You know that feeling you get when you near the end of a book and your heart breaks a little because you don’t want it to end? I only just finished The Parisian, but I already feel a bit lost, suspended in time, missing the characters, and the country I grew to love all over again through Isabella Hammad’s beautiful prose.
It’s funny, because during the first fifth of the book or so there were areas where I struggled, and wondered if I should just leave it and move on to something else. The thing is, every time I put the book down, Midhat stayed in my mind, following me around, and I couldn’t leave him hanging, could I? I’m so glad I didn’t, because firstly I would have continued to wonder how Midhat’s life played out, and secondly I would have missed the wonders of this book.
The Parisian revolves around Midhat Kamal, the son of a wealthy fabric trader from Nablus in Palestine, and follows him through about 20 years of his life, which coincide with the First World War in Europe, the dissolution of the Ottoman Empire, the British Mandate, and the Arab uprising for independence in the mid 1930’s. The first quarter of the novel takes place in France, where Midhat’s father sends him to study medicine. Midhat falls in love, both with a woman and the country, but he then returns to Nablus alone, where he moves to learn his father’s trade. France never leaves his thoughts, but Nablus is where he stays. The rest of the novel is the story of a country fighting to exist in its own right. Midhat is the leading thread through the story but we also get to know many other characters, all of whom add depth and importance to the story, as well as necessary information towards grasping a concrete overview of the country, the changes, and a history we don’t talk about.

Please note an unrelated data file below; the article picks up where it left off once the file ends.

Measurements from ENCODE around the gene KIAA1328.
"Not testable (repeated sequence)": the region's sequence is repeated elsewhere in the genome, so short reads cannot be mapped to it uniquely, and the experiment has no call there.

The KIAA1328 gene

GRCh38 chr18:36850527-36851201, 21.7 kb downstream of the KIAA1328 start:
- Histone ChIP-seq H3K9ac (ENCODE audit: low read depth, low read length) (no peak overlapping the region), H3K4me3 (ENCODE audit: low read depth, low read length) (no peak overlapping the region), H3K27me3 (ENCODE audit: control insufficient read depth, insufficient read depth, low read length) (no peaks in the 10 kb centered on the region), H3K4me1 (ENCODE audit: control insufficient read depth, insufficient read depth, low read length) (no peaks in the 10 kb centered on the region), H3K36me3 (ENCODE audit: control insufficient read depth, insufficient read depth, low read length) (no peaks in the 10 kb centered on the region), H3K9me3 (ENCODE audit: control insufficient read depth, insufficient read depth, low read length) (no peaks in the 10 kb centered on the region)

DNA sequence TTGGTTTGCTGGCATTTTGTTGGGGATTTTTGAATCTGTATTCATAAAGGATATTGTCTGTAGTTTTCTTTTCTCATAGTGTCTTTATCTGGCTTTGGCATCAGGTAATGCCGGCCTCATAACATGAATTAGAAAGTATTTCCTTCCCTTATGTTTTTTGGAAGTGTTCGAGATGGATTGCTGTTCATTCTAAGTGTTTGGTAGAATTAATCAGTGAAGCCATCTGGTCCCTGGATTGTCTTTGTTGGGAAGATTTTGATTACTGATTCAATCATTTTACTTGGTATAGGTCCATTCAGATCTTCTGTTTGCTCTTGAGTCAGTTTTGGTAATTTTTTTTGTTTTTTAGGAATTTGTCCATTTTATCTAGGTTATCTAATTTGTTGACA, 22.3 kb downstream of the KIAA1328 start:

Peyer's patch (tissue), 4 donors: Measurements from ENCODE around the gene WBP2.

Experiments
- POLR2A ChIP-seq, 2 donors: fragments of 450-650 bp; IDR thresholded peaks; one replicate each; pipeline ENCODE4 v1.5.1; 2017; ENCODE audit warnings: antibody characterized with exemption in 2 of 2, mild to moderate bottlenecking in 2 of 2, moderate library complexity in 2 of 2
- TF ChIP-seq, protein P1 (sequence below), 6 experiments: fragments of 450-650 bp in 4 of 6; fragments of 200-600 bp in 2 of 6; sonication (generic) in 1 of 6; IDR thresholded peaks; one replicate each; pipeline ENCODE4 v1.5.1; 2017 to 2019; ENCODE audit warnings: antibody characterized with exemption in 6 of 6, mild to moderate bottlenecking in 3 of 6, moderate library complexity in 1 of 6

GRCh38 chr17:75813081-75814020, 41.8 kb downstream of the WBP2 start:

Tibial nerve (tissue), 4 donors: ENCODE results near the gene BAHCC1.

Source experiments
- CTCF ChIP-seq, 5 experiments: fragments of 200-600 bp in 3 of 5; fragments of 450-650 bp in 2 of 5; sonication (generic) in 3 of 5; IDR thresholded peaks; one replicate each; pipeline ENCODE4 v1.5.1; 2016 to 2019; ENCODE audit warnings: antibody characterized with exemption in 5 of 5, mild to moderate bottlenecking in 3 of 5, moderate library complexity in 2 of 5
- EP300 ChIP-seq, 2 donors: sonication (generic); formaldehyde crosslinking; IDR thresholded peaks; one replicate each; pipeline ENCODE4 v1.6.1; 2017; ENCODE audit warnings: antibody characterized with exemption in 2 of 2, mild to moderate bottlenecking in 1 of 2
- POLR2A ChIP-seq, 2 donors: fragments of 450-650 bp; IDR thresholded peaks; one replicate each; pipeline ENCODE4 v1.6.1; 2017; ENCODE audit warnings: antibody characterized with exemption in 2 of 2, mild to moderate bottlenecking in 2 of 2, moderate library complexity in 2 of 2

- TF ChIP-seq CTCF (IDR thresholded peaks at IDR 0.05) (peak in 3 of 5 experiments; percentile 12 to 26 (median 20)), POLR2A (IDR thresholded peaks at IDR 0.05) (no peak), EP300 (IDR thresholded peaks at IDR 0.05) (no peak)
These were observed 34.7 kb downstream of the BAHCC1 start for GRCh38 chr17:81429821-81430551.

It’s beautifully written, and the setting, the characters, and the plot really interested me. I loved the depth, and the intensity of the descriptions, both visual and psychological. I also feel like I learned so much about a country I already thought I knew so much about.
The Parisian reminded me so much of the 19th century French and Russian literature I studied in depth in my teens and early 20’s. The richness of the character development, and the intensity of the language reminded me that literature is art, and that this book is actually a work of art. There is a level of commitment required from the reader, and if readers aren’t aware of that they may be put off by the story at first. I am glad that I persevered, because The Parisian is a very, very special book.
This is historical fiction, history, and literature at its finest. If you only buy one book in April make sure it is this one.
Thanks to Netgalley and the publisher for the advance copy!